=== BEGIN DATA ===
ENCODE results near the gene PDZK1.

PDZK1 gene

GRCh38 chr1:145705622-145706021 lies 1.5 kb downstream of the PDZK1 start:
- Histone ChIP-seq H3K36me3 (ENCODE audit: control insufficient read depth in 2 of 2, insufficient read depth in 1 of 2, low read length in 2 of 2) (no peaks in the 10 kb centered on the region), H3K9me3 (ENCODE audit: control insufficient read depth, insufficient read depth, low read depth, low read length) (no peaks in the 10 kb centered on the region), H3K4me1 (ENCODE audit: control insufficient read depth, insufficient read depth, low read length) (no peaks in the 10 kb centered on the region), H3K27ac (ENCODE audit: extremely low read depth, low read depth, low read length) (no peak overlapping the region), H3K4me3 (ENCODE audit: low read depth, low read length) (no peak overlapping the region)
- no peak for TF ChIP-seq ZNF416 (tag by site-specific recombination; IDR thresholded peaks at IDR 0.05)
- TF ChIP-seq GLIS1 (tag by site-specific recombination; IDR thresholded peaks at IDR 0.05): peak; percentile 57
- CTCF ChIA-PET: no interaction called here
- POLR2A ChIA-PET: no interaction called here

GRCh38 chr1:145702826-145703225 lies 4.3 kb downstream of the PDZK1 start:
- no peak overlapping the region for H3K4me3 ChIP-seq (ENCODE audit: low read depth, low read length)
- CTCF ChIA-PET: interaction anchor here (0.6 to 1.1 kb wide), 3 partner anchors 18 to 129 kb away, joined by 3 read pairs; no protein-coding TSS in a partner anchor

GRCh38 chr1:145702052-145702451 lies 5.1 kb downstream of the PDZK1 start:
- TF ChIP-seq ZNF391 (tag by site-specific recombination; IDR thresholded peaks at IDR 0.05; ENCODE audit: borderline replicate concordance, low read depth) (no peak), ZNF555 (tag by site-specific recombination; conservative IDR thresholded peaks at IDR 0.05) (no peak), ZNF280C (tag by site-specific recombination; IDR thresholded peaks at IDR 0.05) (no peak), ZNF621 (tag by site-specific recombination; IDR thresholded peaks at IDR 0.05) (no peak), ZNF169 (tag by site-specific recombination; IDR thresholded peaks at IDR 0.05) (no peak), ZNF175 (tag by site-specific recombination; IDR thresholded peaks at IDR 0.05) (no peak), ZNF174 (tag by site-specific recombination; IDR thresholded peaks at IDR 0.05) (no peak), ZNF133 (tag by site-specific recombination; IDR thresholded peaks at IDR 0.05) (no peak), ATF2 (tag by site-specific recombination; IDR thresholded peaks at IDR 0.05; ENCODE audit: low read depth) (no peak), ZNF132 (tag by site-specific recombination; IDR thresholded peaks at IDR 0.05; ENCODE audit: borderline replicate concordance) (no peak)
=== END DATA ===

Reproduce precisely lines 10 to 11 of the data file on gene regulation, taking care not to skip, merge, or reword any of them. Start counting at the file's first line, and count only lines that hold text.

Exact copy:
- no peak overlapping the region for H3K4me3 ChIP-seq (ENCODE audit: low read depth, low read length)
- CTCF ChIA-PET: interaction anchor here (0.6 to 1.1 kb wide), 3 partner anchors 18 to 129 kb away, joined by 3 read pairs; no protein-coding TSS in a partner anchor